For wealth that has already been hidden, it will be hard to tax it. Rather than create a whole bunch of new laws trying to get at it (and which will eventually be applied to the middle class), maybe it would be better to let this wealth release itself into the consumer/philanthropic economy over time. It takes about three generations of heirs to whittle away the vast fortune of their ancestor.
What we should focus on is convincing the wealthy to pay their taxes. Some wealthy people already recognize their wealth is due to the good fortune for living in a civil society. Further education should help convince a few others not to play shell games with their earnings; just pay the tax.
Which brings me to an anecdote with a tax accountant I used to know. He said: "Always pay some tax." I believe he was trying to convince his clients to not get too crazy with tax avoidance schemes for not to raise red flags with tax auditors. Going through an audit is not fun, especially if one has been bending legal and ethical corners.
To minimize tax avoidance schemes, I would recommend that society limits the number of shell companies and/or the shell companies must have a viable business reason for existing. In other words, we make it too easy to create shell companies. If a trail of corporate holdings looks to be mostly for tax avoidance, let's write some laws to get some taxes.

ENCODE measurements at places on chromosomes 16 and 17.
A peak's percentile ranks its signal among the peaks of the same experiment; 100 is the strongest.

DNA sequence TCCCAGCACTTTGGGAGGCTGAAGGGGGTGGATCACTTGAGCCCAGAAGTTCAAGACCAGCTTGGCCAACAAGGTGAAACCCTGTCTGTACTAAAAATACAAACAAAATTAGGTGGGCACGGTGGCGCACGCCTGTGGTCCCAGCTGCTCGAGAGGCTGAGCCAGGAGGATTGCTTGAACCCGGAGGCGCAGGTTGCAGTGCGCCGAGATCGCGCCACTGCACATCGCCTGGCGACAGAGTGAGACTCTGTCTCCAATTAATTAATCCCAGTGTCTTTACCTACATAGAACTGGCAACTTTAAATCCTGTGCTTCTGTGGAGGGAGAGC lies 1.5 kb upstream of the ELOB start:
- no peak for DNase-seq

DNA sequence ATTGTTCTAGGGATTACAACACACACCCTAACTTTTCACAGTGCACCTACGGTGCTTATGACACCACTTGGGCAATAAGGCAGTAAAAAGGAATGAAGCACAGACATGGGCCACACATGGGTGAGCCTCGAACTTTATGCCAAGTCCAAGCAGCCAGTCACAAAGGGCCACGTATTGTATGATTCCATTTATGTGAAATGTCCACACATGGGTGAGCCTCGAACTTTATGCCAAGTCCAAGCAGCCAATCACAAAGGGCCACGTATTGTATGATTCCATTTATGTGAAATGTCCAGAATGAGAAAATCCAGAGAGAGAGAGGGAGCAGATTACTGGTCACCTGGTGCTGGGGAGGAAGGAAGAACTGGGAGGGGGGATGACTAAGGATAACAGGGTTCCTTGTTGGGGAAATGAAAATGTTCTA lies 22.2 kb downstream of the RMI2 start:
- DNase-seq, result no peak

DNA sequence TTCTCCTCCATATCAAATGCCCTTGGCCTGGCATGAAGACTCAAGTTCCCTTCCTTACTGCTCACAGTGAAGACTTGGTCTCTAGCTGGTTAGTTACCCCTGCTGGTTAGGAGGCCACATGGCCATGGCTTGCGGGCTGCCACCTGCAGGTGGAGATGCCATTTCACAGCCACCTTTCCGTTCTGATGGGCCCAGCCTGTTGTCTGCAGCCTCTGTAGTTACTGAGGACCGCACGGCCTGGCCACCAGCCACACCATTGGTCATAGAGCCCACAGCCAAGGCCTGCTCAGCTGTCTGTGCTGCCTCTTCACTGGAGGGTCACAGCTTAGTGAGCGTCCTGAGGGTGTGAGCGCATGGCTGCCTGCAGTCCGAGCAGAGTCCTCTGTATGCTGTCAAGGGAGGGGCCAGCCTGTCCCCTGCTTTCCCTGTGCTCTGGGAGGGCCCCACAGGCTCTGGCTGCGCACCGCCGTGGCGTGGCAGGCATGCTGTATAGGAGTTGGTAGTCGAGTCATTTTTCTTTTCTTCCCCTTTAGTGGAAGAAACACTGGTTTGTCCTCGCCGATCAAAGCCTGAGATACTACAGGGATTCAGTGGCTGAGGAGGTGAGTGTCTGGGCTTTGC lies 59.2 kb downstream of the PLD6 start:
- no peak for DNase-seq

For offshore banking havens, we need to establish a world government of some sort--which is a whole other topic for discussion.
Another tax avoidance scheme that was popular circa 1990 was for Canadian oilfield workers working internationally. They would often set up an offshore company. The company would bill their employer. When the worker returned home, the company would pay him. For example, in 1990, a good Canadian oilfield salary was $50,000, maybe paying 30% in tax. Working international probably doubled or tripled that. But if the worker brought it back to Canada in that same year, he was taxed at 60% . So the offshore company would pay the worker a lower amount, but over several years. The worker legally paid those taxes. And often the offshore account had a credit card where the worker could buy things in Canada, which was, in essence, bringing money into Canada without the tax auditor being able to tax it.
I kind of bring this up because we should ask ourselves: is it really worth it for a society to force this person to pay more tax, especially if the money was earned outside of Canada--and slowly coming into Canada?
When I was an avid reader of THE ECONOMIST, they were big proponents of VAT (consumption) taxes as a means for governments to get revenue. Where this magazine is these days, I cannot say.